Written by Herman Grech – Times of Malta
Property prices in the first quarter are down by 15 to 20 per cent compared with the same period last year, according to a preliminary report by the Chamber for Commerce, Enterprise and Industry seen by The Sunday Times.
However, there are also indications that the downward trend is “probably being reversed” as confidence slowly returns to an industry that is one of the major contributors to the economy.
The report was compiled by the chamber’s director general Kevin Borg, following a review among members in the Real Estate Business Section and of the Federation of Building Contractors (FOBC). Some its contents were published in the chamber’s monthly publication, The Commercial Courier, last Thursday.
According to Central Bank index, the price of advertised residential property declined by 2.7 per cent during 2008 but the FOBC believes this figure is underestimated because prices are being slashed further during the negotiations stage.
The FOBC believes that, in general, property prices fell by around 15 per cent in 2008 (compared with 2007) and by around 15 to 20 per cent in the first quarter of this year.
Tax revenues from property sales in January and February declined by 31 per cent while the number of Promise of Sale Agreements signed during the first quarter of this year declined by 6.7 per cent, compared with last year.
The FOBC confirmed that orders are down drastically and profit margins have been squeezed to a minimum.
The slowdown in the sector, together with the fall in price, is attributable to a number of facts, according to Mr Borg.
Despite its size, Malta clearly has an oversupply of real estate. The latest census in 2005 exposed 53,000 vacant properties, but since then thousands of others have come onto the market. Many have remained unoccupied.
Owners of large houses were encouraged by high prices to develop their properties into apartments for a profit, but various operators who took part in the chamber’s exercise said that the oversupply related mainly to ‘substandard’ tiny apartments.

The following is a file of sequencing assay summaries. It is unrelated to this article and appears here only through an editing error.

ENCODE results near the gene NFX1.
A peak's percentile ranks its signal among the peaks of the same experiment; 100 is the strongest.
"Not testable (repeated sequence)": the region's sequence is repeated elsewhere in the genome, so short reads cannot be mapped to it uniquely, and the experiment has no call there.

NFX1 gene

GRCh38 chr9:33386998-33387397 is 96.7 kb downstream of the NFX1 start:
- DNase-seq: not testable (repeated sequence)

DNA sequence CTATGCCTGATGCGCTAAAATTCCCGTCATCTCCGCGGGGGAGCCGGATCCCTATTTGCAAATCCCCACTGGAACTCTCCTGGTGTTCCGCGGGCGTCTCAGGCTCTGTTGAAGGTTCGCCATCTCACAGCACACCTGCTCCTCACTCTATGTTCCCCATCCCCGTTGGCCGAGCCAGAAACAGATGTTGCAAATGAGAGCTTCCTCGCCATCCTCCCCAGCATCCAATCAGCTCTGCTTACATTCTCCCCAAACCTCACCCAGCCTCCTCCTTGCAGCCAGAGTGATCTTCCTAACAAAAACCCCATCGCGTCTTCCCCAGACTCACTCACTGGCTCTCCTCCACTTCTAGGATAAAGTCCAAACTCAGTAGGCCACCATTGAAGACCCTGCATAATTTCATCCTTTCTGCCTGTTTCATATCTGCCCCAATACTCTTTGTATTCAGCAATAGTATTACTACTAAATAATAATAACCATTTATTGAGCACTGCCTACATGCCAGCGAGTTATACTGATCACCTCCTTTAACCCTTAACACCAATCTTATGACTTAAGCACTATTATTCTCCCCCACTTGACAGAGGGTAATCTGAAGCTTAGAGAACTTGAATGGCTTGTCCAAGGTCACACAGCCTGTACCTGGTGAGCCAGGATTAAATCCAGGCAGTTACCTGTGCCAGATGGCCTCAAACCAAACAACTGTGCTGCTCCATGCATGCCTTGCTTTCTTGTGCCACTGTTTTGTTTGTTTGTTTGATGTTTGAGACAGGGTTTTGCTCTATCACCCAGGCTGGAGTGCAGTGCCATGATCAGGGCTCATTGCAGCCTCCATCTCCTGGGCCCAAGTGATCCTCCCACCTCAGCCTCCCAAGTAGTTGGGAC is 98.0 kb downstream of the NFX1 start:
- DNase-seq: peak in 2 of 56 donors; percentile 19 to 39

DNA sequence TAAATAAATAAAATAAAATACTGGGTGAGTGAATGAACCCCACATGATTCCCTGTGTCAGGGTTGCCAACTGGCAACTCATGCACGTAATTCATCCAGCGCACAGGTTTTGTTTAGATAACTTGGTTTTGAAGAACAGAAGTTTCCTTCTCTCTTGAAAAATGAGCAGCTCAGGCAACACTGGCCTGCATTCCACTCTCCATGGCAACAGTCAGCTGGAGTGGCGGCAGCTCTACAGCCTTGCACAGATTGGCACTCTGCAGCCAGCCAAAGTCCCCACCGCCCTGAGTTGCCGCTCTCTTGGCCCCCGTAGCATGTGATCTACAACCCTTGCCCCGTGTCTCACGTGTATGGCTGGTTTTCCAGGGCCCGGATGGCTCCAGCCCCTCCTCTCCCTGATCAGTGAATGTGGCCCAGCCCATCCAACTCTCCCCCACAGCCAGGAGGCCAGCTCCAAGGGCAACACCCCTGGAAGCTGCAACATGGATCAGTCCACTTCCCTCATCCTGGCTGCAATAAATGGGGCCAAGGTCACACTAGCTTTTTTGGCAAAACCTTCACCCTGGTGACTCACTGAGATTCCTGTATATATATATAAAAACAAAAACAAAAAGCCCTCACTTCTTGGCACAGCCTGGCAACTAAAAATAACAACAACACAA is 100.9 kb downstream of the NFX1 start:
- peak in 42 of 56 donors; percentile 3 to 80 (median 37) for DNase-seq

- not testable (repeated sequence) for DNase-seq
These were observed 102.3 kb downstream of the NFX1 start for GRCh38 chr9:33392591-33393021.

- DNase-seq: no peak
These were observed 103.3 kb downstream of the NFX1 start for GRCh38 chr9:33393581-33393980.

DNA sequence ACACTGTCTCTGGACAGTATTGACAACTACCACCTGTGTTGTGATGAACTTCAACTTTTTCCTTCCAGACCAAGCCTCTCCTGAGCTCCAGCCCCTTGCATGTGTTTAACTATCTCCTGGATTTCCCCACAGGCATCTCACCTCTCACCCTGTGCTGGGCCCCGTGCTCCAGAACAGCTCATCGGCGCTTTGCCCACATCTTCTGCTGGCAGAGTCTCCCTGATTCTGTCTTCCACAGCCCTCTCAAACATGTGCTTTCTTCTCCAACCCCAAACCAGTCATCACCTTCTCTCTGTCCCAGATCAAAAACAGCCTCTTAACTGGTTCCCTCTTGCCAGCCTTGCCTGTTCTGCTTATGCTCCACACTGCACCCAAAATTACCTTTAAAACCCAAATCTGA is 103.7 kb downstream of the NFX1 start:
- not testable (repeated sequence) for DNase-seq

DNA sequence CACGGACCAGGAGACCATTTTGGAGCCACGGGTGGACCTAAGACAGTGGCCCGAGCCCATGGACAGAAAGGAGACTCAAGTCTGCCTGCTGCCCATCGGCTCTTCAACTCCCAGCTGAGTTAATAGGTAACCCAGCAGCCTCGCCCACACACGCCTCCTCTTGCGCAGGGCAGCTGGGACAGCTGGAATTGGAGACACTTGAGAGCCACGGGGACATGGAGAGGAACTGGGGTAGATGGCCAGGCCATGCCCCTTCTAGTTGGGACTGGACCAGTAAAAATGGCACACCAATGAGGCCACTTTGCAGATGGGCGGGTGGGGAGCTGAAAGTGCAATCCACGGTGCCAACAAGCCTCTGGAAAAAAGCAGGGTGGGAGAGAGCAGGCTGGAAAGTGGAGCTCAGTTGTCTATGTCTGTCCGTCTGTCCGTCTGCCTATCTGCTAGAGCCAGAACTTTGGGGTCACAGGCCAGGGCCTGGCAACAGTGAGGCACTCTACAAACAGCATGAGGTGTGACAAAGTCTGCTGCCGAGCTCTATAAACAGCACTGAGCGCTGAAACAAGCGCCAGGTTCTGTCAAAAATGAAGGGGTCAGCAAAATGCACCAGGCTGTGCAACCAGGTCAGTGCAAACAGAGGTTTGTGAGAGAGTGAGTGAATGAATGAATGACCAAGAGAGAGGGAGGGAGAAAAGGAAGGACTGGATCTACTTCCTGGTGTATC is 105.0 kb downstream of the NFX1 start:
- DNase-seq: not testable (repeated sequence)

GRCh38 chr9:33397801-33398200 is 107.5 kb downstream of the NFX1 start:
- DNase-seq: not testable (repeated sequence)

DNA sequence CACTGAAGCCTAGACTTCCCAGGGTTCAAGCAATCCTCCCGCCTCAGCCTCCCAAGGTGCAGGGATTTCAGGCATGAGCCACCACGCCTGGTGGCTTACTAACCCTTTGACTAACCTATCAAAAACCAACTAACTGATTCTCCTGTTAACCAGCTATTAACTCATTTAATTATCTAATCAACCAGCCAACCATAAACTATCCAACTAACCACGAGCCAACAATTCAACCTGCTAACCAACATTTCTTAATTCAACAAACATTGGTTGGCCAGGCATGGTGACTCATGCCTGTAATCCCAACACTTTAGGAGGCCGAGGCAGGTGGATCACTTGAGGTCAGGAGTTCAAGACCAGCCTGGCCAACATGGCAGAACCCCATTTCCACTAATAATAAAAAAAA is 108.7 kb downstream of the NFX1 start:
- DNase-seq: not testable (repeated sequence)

Property development also boomed as a result of government amnesties enticing the public to bring back their foreign investments. Buoyed by relatively low interest rates, they converted houses into tiny apartments not realising that the property bubble was about to burst.
“Real estate agents do not regard this stock of substandard properties as sellable – certainly not at the demanded price,” Mr Borg said.
Although the market appears to be holding out in general and there is no particular rush to sell, owners of these so-termed ‘substandard’ properties will need to cut their losses and try to improve them to meet the standards demanded by the market.
Mr Borg said that contrary to public perception, the slowdown in the market was not caused by the international recession, which only marginally contributed to the existing over-supply situation due to a drop in foreign demand (especially British) for local properties. Some estate agent companies have meanwhile diversified their marketing efforts towards Scandinavia with reasonable success.
“Following a decade of rapid escalation, the pressure in prices was bound to cool off at some stage. This time round, what brought it about was an over-supply situation as investors – both new and established – rushed to the market,” Mr Borg said.
But while construction operators reported increasing difficulties in their activities, including shortage of demand and cash-flow since the start of the year, there seems to be light at the end of the tunnel for the real estate sector. Mr Borg said that preliminary figures show that the sharp drop in confidence and price expectation reported between November and January has started to reverse.
Given the clear oversupply situation in real estate and low investor confidence, developers, building contractors and other stakeholders should be encouraged to shift their effort and resources towards other forms of long-term projects with clear and tangible benefits to the private sector and society alike, Mr Borg said.
“We need to learn from mistakes and the authorities need to vet the applications properly to help a volatile market,” Mr Borg said.
In fact, the chamber is recommending that new permits for seemingly substandard developments be scrutinised thoroughly by the authorities to ensure adequate housing facilities. After ensuring that unsold poor quality properties are altered to acceptable standards, the chamber is suggesting that the government should enter into agreements with the private sector to utilise vacant buildings for social housing purposes.
The chamber is also recommending a review in the conditions surrounding the status of ‘special designated areas’ and a fine-tuning of capital gains tax.
Mr Borg said: “Above-all, short-term business and economic objectives should not come at the expense of environmental concerns.
“This will ensure a healthy balance between present and longer-term prospects for the sector and the Maltese environment in general.”
In the coming days, the chamber will be releasing the full data emerging from its perceptions and expectations surveys, which it conducts in conjunction with PricewaterhouseCoopers.
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